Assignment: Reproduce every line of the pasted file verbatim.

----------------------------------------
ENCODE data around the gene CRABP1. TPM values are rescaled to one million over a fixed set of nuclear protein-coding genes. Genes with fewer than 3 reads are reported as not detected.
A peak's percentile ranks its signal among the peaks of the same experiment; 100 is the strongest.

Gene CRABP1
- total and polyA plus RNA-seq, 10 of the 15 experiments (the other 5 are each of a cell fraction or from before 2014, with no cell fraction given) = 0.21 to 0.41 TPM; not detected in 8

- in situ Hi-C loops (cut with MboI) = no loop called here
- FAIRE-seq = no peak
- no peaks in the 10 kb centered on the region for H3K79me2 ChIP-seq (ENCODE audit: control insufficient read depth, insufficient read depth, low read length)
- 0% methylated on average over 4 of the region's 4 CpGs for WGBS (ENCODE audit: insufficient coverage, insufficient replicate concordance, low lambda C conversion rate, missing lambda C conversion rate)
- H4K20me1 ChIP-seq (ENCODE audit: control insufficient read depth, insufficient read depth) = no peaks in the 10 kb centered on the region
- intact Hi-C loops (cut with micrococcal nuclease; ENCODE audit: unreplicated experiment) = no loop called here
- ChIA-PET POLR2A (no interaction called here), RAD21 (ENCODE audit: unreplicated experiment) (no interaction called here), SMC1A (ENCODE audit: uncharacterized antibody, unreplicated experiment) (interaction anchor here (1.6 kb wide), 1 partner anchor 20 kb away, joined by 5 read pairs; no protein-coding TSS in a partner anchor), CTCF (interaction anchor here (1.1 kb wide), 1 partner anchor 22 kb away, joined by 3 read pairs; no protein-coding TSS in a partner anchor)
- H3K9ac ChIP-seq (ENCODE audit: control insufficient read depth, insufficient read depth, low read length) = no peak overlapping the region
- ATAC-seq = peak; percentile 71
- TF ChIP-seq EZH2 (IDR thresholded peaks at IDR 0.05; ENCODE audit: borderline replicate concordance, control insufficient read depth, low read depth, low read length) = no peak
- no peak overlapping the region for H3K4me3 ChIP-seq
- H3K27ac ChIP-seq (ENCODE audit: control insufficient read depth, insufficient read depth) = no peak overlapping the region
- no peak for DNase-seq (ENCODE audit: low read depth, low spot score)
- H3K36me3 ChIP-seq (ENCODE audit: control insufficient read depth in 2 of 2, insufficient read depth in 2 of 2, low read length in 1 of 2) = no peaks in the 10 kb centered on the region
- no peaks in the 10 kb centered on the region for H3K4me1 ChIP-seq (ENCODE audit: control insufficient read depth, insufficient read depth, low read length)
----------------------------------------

ENCODE data around the gene CRABP1. TPM values are rescaled to one million over a fixed set of nuclear protein-coding genes. Genes with fewer than 3 reads are reported as not detected.
A peak's percentile ranks its signal among the peaks of the same experiment; 100 is the strongest.

Gene CRABP1
- total and polyA plus RNA-seq, 10 of the 15 experiments (the other 5 are each of a cell fraction or from before 2014, with no cell fraction given) = 0.21 to 0.41 TPM; not detected in 8

- in situ Hi-C loops (cut with MboI) = no loop called here
- FAIRE-seq = no peak
- no peaks in the 10 kb centered on the region for H3K79me2 ChIP-seq (ENCODE audit: control insufficient read depth, insufficient read depth, low read length)
- 0% methylated on average over 4 of the region's 4 CpGs for WGBS (ENCODE audit: insufficient coverage, insufficient replicate concordance, low lambda C conversion rate, missing lambda C conversion rate)
- H4K20me1 ChIP-seq (ENCODE audit: control insufficient read depth, insufficient read depth) = no peaks in the 10 kb centered on the region
- intact Hi-C loops (cut with micrococcal nuclease; ENCODE audit: unreplicated experiment) = no loop called here
- ChIA-PET POLR2A (no interaction called here), RAD21 (ENCODE audit: unreplicated experiment) (no interaction called here), SMC1A (ENCODE audit: uncharacterized antibody, unreplicated experiment) (interaction anchor here (1.6 kb wide), 1 partner anchor 20 kb away, joined by 5 read pairs; no protein-coding TSS in a partner anchor), CTCF (interaction anchor here (1.1 kb wide), 1 partner anchor 22 kb away, joined by 3 read pairs; no protein-coding TSS in a partner anchor)
- H3K9ac ChIP-seq (ENCODE audit: control insufficient read depth, insufficient read depth, low read length) = no peak overlapping the region
- ATAC-seq = peak; percentile 71
- TF ChIP-seq EZH2 (IDR thresholded peaks at IDR 0.05; ENCODE audit: borderline replicate concordance, control insufficient read depth, low read depth, low read length) = no peak
- no peak overlapping the region for H3K4me3 ChIP-seq
- H3K27ac ChIP-seq (ENCODE audit: control insufficient read depth, insufficient read depth) = no peak overlapping the region
- no peak for DNase-seq (ENCODE audit: low read depth, low spot score)
- H3K36me3 ChIP-seq (ENCODE audit: control insufficient read depth in 2 of 2, insufficient read depth in 2 of 2, low read length in 1 of 2) = no peaks in the 10 kb centered on the region
- no peaks in the 10 kb centered on the region for H3K4me1 ChIP-seq (ENCODE audit: control insufficient read depth, insufficient read depth, low read length)